Now, more than ever, everyone is into DIY projects. You get the satisfaction of knowing you completed the task, as well as the visual or practical appreciation of the results. Hunters get into the act, too, field dressing and processing their animals.
Why not take it full circle and tan the hide and make your own classy European mount?
Sure, you might want to entrust the trophy whitetail deer buck of a lifetime with a professional taxidermist, but there’s always room in the man cave to showcase your own work.
Here’s how to do both.
Step #1: Fleshing
Fleshing is the task of removing all flesh from the skin side of the hide. It can be a tedious process if you want to go full-blown pioneer man. There’s also another option, though. A pressure washer—at least 1800 PSI—is a fast and effective method for fleshing a hide.
Tack the hide over a large barrel or hang it on an exterior wall or sheet of plywood. First, test the pressure on a corner of the hide, making sure it won’t tear apart. Apply a steady stream of water across the hide, being careful not to hold the nozzle in one spot. The hide should be clean and white when you are finished. Use a sharp knife to remove any excess flesh.
Step #2: Salting
Spread the skin across a flat surface, fur side down. Completely cover the fleshy surface with salt (not rock salt). Leave overnight. The next day, soak the skin in clean water for up to two hours, or until the skin is soft.
Step #3: Pickling
This process helps prepare the skin for tanning and sets the hair. This process also neutralizes the skin. In a plastic tub, make a pickle bath using equal parts of water and distilled white vinegar plus two pounds of salt per gallon of solution. Immerse the skin for up to three days, stirring several times a day. Then soak the skin in solution made from four gallons of water mixed with two cups of baking soda for up to 40 minutes. Rinse in clean water and towel dry.
Step #4: Oiling
Oil the skin to prevent cracking and drying out. Use a tanning oil solution and evenly coat the flesh side. Fold in half and drape across a table or sawhorse with the fur side facing out. Allow it to sit overnight.
Step #5: Final Step
Hang the skin until nearly dry. Place the skin on a table edge, working it back and forth until pliable. The more you work it, the softer it becomes.
Leave room for the other essentials of your choice and you are set.
- Pressure washer [rent if you don’t own]
- Distilled white vinegar
- Baking soda
- Tanning oil solution
If your buck is not big enough for a shoulder mount, consider this easy DIY antler mount project.
Step #1: Remove antlers
Using the hacksaw, make a horizontal cut across the top of the skull, leaving enough space between both sides of the head for mounting to the plaque.
Step #2: Dry the skull
Clean the flesh from the skull using the Borax.
Step #3: Prepare the skull plate
Use a wire brush (or a bench grinder) to clean up and smooth out the skull to a flat surface. Use a handheld wire brush to clean the small uneven crevices of the skull.
Step #4: Prepare the skull for the plaque
Secure the skull to the plaque using three drywall screws. Using a leather or substitute cover, fit it over the skull and tack to plaque using brass tacks. Secure the hanging tab to the back.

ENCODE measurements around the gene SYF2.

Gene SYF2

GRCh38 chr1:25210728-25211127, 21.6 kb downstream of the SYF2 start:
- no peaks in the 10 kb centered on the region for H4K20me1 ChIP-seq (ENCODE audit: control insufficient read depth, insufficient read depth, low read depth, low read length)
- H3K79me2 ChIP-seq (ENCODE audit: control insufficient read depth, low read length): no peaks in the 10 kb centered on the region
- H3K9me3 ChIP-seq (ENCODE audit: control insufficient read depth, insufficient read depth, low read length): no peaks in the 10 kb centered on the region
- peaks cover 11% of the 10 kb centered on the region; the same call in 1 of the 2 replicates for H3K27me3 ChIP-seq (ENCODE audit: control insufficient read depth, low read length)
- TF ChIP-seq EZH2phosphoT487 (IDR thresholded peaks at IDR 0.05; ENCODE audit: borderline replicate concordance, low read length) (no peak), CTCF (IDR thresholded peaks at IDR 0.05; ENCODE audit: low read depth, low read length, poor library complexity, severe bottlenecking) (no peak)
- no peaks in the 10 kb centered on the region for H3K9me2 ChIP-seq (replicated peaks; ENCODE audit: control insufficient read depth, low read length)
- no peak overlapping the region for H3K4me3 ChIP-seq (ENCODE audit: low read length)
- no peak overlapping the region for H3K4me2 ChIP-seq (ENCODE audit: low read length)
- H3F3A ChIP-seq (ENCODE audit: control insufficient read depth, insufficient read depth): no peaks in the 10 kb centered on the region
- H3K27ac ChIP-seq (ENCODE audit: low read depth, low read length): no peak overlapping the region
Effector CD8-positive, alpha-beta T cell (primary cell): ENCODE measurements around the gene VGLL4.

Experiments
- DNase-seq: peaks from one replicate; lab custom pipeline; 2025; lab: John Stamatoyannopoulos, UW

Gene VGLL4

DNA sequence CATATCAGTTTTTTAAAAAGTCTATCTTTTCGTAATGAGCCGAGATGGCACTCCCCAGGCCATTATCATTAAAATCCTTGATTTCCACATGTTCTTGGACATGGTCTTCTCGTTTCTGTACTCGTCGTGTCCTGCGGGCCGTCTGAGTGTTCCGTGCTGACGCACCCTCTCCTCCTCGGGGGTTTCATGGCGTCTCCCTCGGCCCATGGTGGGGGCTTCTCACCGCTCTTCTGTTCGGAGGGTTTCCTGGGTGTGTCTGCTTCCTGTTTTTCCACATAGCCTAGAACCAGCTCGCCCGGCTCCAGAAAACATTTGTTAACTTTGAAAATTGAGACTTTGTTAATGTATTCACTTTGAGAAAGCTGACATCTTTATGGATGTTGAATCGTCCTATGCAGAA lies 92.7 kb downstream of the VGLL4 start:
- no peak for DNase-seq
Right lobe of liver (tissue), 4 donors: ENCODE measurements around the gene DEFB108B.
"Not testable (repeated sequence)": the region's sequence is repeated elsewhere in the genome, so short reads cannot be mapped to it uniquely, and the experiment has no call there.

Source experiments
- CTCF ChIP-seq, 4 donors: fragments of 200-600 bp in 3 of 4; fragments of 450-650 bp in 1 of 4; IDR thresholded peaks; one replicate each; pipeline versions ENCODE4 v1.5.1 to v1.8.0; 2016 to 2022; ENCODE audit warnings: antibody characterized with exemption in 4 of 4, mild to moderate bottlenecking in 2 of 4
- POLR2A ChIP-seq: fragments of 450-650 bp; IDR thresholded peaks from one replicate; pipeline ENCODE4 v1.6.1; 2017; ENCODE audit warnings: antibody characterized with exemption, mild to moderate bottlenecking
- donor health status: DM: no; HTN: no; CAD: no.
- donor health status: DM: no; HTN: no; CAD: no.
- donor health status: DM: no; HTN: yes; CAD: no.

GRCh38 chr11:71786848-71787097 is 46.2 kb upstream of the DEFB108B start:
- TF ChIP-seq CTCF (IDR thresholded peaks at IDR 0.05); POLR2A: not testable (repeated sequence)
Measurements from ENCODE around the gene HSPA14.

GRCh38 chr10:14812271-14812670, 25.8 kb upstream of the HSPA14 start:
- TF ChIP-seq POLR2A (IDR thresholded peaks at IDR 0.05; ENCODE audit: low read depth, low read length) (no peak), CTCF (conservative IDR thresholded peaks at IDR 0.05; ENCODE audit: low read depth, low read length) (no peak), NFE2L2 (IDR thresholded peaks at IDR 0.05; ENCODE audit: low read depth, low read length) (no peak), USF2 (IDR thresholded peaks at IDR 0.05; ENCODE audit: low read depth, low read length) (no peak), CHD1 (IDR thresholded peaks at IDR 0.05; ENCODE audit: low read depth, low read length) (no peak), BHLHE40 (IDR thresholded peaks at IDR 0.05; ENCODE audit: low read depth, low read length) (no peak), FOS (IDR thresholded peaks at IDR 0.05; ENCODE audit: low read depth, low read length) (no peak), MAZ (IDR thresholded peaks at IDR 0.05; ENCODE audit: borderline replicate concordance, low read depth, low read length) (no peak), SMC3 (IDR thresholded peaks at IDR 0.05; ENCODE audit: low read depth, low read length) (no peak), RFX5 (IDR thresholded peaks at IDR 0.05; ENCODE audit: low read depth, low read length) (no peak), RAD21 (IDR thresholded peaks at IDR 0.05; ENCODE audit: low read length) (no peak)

Step #5: Mount the skull
Drill several holes across the front of the skull, and just below the antlers. Drill one hole in the center at the top and two more below it on either side.
Try this alternative if you want to mount a record book set of antlers.
Mountain Mike’s Reproductions Bone Collector Record Keeper Kit
This easy-to-use kit includes all hardware, epoxy and touch-up paint needed for a great do-it-yourself record keeper kit:
What you need for the DIY project
- Laundry bleach
- Drill with bits
- Wire Brushes
- Blue gun and glue
- Drywall screws
- Hack saw
- Mounting plaque
- Mounting kit parts
European Skull Mount
If you want a full shoulder mount, leave the job to a taxidermist. If a classy looking European mount is the objective, go DIY with this project.
Step #1: Clean the skull
Rig up a propane burner, the likes of which you use for frying the Thanksgiving turkey. Use a stainless-steel pot large enough to submerge the skull. Fill with enough water to submerge the skull to the base of the antlers. Add a squirt or two of dishwasher soap. Bring the heat to a simmer—not a hard boil—and each hour remove the skull and scrape away any meat or flesh. Replace the water if necessary.
Step #2 Wash the skull
Use a power washer to wash away any remaining meat and to work inside crevices. Wire the skull to a fence or board and use low pressure—skulls are fragile. Give the skull a degreasing bath in dishwash detergent.
Step #3: Bleaching
Give the skull an appealing white finish using hair salon products labeled “basic white.” Mix with a 40 percent solution of hydrogen peroxide. Apply to the skull using a paint brush. Wrap the skull in clear plastic wrap so the solution soaks into the skull. The next day, remove the residue with a brush.
Here is a kit alternative if you are less inclined to go the DIY route.
Mountain Mike’s Reproductions Skull Master Antler Kit
Boiling and bleaching is unnecessary, and this kit has everything needed, including hardware, to make a European mount worthy of the man cave. Simply detach your antlers flush at the pedicles or use shed antlers. Connect them to the appropriate size top section. Then connect the bottom portion of the skull to the top, hang and that’s it.